Monday, July 19, 2010

Playing with the new camera: The night sky

My new camera has a "starry night" setting. It takes a long exposure--the user chooses between 15, 30, and 60 seconds--then spends the same amount of time processing the image. This may be related to the fact that heavenly bodies move during that time, and the camera has to line everything up so they look like stationary points rather than streaks. But I don't really know. What I know is that my old camera never could get anything out of the night sky, no matter how bright I thought the stars looked, so this new feature, however weak it may be, is very exciting.

Haleiwa beach at night isn't a bad place to look at stars. It's relatively dark, with a clear view of half the sky (the half that's over the ocean). Here are a few images I captured while out with my camera.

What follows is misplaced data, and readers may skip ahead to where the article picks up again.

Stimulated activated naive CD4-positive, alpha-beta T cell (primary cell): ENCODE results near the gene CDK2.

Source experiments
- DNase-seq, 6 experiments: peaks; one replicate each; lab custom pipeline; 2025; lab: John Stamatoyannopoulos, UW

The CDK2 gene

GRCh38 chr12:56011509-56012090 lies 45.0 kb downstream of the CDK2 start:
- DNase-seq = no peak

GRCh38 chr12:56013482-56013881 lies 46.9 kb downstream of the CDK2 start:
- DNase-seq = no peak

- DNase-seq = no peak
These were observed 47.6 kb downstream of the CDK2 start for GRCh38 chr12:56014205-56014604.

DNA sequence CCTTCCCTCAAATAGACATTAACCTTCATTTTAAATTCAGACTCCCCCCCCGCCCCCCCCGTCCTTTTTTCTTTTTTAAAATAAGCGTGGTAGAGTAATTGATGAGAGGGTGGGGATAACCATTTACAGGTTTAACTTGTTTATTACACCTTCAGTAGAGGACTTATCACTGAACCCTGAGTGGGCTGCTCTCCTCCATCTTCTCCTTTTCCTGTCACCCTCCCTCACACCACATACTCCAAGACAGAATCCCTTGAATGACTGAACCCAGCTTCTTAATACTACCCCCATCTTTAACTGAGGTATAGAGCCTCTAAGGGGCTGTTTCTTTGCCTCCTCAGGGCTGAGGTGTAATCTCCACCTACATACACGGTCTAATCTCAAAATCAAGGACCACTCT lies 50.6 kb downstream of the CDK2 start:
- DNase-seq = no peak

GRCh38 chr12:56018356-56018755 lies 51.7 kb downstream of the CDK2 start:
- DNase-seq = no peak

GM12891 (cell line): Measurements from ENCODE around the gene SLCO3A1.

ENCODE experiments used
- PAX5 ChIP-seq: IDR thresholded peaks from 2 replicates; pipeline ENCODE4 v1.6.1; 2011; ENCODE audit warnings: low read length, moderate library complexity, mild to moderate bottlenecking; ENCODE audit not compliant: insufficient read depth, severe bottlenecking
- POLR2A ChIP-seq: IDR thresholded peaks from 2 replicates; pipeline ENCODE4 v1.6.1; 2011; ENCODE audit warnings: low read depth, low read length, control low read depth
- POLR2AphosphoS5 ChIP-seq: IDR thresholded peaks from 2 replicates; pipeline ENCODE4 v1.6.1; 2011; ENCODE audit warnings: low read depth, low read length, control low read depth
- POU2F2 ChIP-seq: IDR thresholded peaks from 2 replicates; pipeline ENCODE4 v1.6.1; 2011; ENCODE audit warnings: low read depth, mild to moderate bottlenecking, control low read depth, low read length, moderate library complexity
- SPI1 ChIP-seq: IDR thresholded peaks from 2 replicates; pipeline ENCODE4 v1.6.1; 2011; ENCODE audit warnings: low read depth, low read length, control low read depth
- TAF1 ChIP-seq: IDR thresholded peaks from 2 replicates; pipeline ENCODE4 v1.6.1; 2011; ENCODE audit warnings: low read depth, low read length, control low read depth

The star shots were pretty hard to set up, but I did manage to catch the Big Dipper.

The moon low in the sky with Venus as the bright body at the top. The moon casts an orange glow on the ocean below it. Venus was actually so bright that after the moon set, we could see its own light reflected on the rippling water. I couldn't get that with my camera, unfortunately.

And the moon falls behind a cloud low on the horizon.

Not great quality night sky photos, but they at least have something. Beach photos (during daylight) coming up tomorrow!


Hezabelle said...

I think they're pretty awesome.. I've never been able to master star shots.

Eleni said...

Thanks! Yeah, hopefully I'll get better. One problem was that the stars were too faint or small to show up on the screen, and the camera doesn't have a view finder. I could see the moon and Venus in the screen, but for the rest I just had to point, wait however many seconds for the exposure, and hope something would show up.

Ambiguous Geek said...

Oooooh Awesome. I wish I had a better camera to do that kind of stuff with.

Eleni said...

It's probably best to have a camera where you can totally customize the exposure time, though I guess there's still a problem with the fact that stuff in the sky moves (or rather we move, but you know what I mean).

I know one can get a telescope and set it to move to track the sky, so probably to get a really good night shot you'd need something like that.